It is normal for the heart rate to vary throughout the day in response to exercise, anxiety, excitement, and fear. However, a person should not normally be aware of their resting heartbeat.

People concerned about palpitations or ectopic beats should speak to your doctor who will be able to carry out an electrocardiogram (ECG) to assess the heart rate and the rhythm.

There are many different types of abnormal heart rhythm. The type depends on where in the heart the abnormal rhythm starts, and whether it causes the heart to beat too fast or too slow.

If a person feels that their heart is beating out of rhythm, too fast, or too slow, it is advisable to contact a doctor about these symptoms. A person may also feel the sensation of having missed or “skipped” a beat, or it may feel like there has been an extra beat.

A healthy heartbeat is crucial for protecting cardiac health.

While exercise is important for promoting a low and healthy heart rate, there are several other steps a person can take to protect their heart health, including:

  • Reducing stress: Stress can contribute to an increased heart rate and blood pressure. Ways to keep stress at bay include deep breathing, yoga, mindfulness training, and meditation.
  • Avoiding tobacco: Smoking leads to a higher heart rate, and quitting can reduce it to a normal level.
  • Losing weight: More body weight means that the heart has to work harder to provide all areas of the body with oxygen and nutrients.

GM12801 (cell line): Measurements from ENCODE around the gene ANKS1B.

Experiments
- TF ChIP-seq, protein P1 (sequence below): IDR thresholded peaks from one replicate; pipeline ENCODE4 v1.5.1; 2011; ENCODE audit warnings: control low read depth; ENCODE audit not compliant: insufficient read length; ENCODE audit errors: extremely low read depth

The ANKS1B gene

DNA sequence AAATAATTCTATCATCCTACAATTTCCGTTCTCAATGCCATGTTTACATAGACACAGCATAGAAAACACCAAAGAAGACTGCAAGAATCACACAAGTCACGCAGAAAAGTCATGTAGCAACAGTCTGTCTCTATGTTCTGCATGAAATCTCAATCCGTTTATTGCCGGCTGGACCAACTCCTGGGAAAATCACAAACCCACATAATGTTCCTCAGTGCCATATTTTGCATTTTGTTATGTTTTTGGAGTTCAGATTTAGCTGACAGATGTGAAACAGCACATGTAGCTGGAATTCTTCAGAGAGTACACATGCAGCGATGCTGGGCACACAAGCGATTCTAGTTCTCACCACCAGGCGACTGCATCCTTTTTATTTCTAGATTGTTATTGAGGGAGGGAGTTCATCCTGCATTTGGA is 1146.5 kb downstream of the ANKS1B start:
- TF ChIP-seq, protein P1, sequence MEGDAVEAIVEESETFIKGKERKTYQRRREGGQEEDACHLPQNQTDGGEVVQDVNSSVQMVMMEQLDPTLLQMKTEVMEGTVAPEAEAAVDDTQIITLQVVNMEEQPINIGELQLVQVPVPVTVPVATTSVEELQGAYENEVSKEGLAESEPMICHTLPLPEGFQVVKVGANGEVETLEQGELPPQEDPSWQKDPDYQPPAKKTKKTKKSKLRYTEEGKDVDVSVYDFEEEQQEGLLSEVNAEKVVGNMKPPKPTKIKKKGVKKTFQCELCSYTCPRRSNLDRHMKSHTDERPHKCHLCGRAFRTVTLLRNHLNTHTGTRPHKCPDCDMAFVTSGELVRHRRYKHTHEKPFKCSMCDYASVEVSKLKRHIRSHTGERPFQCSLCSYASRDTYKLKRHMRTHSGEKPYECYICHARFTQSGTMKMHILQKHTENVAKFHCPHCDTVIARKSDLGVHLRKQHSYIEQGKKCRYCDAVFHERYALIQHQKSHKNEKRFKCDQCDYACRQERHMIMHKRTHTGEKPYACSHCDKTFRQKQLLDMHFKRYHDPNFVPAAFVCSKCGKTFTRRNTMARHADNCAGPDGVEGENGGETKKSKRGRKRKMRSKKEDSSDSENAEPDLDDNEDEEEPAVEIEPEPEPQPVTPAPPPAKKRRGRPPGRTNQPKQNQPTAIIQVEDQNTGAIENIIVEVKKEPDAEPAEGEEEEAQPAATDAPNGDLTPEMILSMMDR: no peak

The following are answers to commonly asked questions about heart rate.

What’s an unhealthy heart rate?

The typical resting heart rate for adults is between 60–100 beats per minute (bpm). Some athletes and older individuals have slightly lower heart rates.

An “unhealthy” heart rate is one that is too fast or too slow. A person may also have an arrhythmia, which is an irregular heartbeat.

Is 120 heart rate normal?

While 120 bpm is slightly above the typical 60–100 bpm range, it may be healthy for some people. If a person is concerned that their heart rate is too high, they should contact a doctor.

Heart rate describes the number of times the heart beats in the space of a minute. For most adults, the target range for a resting heart rate is 60–100 bpm.

To help maintain a healthy heart rate and to protect the heart, it is advisable for a person to get regular exercise, have a healthy dietary plan, manage stress, maintain a healthy weight, and avoid or quit smoking.